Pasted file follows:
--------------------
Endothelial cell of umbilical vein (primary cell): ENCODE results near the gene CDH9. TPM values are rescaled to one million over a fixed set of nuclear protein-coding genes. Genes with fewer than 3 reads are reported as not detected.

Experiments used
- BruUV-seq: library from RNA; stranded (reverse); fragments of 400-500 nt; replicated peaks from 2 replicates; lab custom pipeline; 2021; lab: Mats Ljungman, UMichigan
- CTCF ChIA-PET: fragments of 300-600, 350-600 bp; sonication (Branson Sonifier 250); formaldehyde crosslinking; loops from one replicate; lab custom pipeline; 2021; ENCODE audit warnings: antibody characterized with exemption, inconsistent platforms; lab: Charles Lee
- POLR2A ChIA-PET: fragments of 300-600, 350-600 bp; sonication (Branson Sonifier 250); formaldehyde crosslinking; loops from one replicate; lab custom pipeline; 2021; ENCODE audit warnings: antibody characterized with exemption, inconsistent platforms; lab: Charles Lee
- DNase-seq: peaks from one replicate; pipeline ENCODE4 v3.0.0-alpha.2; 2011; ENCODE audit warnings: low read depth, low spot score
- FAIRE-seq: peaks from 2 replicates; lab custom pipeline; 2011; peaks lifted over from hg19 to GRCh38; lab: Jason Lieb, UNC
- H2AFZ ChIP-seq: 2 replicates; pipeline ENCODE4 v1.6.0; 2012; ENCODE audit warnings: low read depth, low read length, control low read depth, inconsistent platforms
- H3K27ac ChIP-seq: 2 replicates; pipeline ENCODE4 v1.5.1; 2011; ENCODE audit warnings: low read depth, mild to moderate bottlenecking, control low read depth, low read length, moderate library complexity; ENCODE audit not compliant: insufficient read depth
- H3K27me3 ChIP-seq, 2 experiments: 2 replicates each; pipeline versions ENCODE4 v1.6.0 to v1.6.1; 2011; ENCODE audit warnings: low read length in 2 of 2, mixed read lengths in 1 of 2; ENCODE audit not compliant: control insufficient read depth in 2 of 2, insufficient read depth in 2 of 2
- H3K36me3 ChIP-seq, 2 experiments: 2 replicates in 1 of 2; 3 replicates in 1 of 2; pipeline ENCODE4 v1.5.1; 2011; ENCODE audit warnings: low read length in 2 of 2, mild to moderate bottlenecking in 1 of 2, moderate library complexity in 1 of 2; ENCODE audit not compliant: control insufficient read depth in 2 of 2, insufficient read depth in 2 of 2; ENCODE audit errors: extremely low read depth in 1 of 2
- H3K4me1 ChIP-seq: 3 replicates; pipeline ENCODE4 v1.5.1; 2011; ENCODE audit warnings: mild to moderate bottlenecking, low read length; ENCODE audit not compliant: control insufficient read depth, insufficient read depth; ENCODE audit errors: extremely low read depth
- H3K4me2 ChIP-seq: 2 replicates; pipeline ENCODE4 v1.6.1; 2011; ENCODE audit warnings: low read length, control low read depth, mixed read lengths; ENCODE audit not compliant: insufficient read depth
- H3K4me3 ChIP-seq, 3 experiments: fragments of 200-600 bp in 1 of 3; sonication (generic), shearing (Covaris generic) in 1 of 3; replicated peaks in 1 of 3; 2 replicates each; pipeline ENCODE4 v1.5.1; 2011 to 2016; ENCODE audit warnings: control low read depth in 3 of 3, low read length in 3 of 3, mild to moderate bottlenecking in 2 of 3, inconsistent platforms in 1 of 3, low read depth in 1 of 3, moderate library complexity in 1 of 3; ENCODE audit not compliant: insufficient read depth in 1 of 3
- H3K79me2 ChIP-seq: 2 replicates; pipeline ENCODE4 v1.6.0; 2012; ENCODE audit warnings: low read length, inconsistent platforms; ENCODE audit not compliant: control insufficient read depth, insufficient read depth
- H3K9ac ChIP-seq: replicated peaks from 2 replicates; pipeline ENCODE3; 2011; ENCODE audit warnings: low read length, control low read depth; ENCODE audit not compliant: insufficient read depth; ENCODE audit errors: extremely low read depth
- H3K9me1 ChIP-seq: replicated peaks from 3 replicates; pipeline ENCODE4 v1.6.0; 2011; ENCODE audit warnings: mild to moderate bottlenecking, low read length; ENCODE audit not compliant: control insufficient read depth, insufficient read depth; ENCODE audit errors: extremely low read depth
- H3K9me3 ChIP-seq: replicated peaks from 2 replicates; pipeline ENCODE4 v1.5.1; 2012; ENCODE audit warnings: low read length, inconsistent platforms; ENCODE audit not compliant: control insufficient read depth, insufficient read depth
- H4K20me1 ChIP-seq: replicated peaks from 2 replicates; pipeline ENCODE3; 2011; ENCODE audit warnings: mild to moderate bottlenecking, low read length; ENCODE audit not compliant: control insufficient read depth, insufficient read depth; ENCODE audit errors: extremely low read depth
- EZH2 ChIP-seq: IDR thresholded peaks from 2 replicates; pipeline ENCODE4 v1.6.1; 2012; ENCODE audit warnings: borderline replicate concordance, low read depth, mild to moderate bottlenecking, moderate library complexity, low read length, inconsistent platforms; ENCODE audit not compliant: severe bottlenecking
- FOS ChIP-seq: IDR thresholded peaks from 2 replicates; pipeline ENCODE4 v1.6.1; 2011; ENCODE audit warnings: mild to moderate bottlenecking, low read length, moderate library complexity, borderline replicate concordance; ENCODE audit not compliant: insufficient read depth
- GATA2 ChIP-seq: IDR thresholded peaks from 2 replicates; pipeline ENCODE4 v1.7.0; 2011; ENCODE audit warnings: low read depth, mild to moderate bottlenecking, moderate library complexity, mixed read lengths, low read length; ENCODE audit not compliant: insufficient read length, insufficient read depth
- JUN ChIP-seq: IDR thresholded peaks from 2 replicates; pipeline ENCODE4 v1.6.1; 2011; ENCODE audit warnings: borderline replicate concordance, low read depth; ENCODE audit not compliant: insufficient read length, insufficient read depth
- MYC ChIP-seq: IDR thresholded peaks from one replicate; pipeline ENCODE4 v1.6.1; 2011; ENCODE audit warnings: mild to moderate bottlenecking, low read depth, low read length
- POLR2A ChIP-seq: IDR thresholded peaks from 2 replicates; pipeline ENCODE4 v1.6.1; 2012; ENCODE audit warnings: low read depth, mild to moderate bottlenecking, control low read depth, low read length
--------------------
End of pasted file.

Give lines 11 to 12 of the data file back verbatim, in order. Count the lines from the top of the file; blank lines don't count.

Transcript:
- H3K36me3 ChIP-seq, 2 experiments: 2 replicates in 1 of 2; 3 replicates in 1 of 2; pipeline ENCODE4 v1.5.1; 2011; ENCODE audit warnings: low read length in 2 of 2, mild to moderate bottlenecking in 1 of 2, moderate library complexity in 1 of 2; ENCODE audit not compliant: control insufficient read depth in 2 of 2, insufficient read depth in 2 of 2; ENCODE audit errors: extremely low read depth in 1 of 2
- H3K4me1 ChIP-seq: 3 replicates; pipeline ENCODE4 v1.5.1; 2011; ENCODE audit warnings: mild to moderate bottlenecking, low read length; ENCODE audit not compliant: control insufficient read depth, insufficient read depth; ENCODE audit errors: extremely low read depth